Understanding how lubricants contribute to total cost of ownership is the primary step to realising potential savings, argues Dr Peter Smith

Power Engineering International April 2017

In power, every day is critical. When people flick a switch, they expect the power to be there instantly.

This places power companies under immense pressure to ensure reliable, efficient operations, in a challenging climate of stricter environmental targets, severe penalties for supply interruptions, tighter budgets and tougher operating conditions.

Today’s power generation turbines are working under more demanding conditions than ever – from continuous 24/7 running, to frequent stop-start cyclic operation to accommodate fluctuating power generation.

As a result, modern turbine oils must be able to cope with increased stress and considerable design and operational challenges, including reduced downtime, extended oil drain intervals, higher temperatures and loads.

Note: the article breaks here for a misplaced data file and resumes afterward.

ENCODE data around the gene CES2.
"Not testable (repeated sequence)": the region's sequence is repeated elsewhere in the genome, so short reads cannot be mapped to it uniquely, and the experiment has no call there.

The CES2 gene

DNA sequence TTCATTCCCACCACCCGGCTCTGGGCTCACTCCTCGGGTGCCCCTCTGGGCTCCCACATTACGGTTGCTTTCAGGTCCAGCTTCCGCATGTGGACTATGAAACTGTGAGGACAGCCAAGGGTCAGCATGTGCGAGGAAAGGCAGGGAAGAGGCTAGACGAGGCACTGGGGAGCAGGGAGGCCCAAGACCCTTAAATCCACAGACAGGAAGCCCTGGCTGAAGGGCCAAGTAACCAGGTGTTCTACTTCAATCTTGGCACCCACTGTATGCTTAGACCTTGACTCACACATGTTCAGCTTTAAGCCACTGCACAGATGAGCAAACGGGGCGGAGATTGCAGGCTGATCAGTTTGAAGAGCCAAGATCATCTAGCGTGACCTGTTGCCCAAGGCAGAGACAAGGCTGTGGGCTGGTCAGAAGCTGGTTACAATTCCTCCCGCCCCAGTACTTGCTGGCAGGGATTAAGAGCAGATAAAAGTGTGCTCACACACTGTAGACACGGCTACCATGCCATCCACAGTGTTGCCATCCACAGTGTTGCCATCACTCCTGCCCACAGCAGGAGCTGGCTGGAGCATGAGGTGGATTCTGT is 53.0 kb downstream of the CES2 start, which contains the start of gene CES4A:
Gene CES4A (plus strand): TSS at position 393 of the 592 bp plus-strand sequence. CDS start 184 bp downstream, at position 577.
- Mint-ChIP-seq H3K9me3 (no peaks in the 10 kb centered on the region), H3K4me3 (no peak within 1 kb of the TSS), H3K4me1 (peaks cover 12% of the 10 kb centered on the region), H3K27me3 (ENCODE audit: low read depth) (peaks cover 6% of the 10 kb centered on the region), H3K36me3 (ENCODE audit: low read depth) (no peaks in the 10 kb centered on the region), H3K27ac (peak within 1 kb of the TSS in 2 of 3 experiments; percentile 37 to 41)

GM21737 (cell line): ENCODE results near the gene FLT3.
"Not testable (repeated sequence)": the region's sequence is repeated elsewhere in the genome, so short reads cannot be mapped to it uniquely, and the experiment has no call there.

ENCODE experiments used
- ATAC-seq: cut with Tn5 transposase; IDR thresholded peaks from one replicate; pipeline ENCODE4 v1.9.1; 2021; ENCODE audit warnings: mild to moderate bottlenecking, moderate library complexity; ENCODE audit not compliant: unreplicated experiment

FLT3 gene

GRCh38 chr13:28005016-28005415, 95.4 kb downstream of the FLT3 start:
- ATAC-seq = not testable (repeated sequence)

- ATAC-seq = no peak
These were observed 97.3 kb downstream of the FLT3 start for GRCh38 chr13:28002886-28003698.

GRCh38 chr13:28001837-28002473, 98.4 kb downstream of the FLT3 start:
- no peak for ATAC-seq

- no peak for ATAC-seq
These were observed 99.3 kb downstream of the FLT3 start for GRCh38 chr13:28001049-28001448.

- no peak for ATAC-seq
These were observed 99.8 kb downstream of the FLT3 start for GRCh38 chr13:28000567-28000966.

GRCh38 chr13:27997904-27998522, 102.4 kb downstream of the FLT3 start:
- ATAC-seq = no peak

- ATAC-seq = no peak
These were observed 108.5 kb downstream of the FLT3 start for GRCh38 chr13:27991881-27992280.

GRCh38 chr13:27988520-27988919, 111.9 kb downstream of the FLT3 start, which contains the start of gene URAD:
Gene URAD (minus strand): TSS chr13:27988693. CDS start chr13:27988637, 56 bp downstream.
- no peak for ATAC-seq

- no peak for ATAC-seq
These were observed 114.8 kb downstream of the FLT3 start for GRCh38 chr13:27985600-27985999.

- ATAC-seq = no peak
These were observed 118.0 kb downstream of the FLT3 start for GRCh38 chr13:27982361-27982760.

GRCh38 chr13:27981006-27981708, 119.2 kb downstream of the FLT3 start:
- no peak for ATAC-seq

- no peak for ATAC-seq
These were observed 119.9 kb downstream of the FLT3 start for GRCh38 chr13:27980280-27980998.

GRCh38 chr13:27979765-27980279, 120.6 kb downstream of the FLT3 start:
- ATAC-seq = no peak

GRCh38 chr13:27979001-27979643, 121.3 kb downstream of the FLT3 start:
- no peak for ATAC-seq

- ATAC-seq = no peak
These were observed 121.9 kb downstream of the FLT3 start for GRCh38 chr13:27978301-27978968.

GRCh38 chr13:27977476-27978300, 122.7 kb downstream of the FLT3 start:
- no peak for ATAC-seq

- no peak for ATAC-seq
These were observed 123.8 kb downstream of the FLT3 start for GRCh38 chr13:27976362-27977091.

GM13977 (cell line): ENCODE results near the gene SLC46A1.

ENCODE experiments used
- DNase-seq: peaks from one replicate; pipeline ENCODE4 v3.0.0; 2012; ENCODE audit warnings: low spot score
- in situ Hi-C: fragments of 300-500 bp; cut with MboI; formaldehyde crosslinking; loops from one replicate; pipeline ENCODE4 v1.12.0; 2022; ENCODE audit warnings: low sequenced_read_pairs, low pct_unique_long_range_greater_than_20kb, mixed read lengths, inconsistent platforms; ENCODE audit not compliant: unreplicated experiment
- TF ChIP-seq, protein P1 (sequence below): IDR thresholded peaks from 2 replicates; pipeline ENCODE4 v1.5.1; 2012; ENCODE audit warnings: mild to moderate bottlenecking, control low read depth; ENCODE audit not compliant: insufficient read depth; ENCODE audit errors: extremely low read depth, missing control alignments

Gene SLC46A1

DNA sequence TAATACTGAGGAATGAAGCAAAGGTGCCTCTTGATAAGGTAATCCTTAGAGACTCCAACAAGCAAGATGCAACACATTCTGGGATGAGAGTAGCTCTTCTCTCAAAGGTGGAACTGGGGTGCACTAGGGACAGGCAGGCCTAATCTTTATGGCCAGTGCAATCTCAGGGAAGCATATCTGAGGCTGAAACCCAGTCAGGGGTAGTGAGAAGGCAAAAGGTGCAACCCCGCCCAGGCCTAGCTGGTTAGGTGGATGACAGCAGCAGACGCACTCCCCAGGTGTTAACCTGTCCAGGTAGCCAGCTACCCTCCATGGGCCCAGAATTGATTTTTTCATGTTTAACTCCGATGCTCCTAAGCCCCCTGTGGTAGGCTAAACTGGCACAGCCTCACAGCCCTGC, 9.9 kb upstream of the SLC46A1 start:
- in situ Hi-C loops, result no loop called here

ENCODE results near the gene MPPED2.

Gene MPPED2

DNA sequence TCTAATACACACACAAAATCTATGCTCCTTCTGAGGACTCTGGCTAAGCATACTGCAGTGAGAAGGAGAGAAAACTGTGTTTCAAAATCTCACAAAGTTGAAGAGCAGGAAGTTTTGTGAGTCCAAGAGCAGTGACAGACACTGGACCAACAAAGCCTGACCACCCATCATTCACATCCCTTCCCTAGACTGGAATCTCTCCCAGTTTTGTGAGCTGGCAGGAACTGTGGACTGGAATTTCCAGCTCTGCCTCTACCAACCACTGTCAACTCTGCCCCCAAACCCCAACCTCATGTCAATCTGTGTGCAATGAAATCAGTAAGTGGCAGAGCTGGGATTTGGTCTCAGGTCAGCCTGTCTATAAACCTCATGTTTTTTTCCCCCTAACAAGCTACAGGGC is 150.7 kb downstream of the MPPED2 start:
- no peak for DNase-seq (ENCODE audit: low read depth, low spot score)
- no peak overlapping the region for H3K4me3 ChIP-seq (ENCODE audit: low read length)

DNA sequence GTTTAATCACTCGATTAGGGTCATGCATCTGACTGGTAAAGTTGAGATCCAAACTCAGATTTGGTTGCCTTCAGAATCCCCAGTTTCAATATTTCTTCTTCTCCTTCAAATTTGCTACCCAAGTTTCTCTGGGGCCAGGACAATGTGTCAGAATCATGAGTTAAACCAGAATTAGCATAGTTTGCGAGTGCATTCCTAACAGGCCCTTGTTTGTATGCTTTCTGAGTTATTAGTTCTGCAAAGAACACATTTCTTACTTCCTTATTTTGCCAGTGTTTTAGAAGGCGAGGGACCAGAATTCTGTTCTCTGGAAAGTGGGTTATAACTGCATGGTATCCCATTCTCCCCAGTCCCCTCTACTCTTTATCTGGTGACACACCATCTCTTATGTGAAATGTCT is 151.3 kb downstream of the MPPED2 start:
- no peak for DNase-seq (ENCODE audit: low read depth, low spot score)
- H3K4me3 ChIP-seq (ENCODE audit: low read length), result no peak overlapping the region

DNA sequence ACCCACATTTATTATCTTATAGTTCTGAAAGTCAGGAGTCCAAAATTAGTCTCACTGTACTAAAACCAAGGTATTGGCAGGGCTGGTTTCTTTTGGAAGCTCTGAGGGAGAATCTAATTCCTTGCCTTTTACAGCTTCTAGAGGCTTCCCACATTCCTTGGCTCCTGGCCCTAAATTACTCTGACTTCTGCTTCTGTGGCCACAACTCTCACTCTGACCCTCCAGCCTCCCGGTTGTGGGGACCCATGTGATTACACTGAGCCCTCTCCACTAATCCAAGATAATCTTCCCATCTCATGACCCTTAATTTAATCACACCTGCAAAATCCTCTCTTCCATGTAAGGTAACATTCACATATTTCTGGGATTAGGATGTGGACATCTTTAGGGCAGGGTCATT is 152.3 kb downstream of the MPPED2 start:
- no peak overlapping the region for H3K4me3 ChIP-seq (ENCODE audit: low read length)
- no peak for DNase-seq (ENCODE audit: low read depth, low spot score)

Greater turbine output power, combined with a lubricant reservoir that is the same size or smaller, is also imposing more rapid cycle times on lubricants, resulting in the need for excellent surface properties.

Lubricant samples for testing
Lubricant samples for testing
Credit: Shell

Lubricant product selection or management can impact many elements of a company’s maintenance budget. Seizing the cost-saving opportunity depends on addressing two equally important elements.

Firstly, it’s important to select the right lubricant. Turbine oils need to help deliver value through extended oil and asset life, enhanced equipment protection and excellent system efficiency.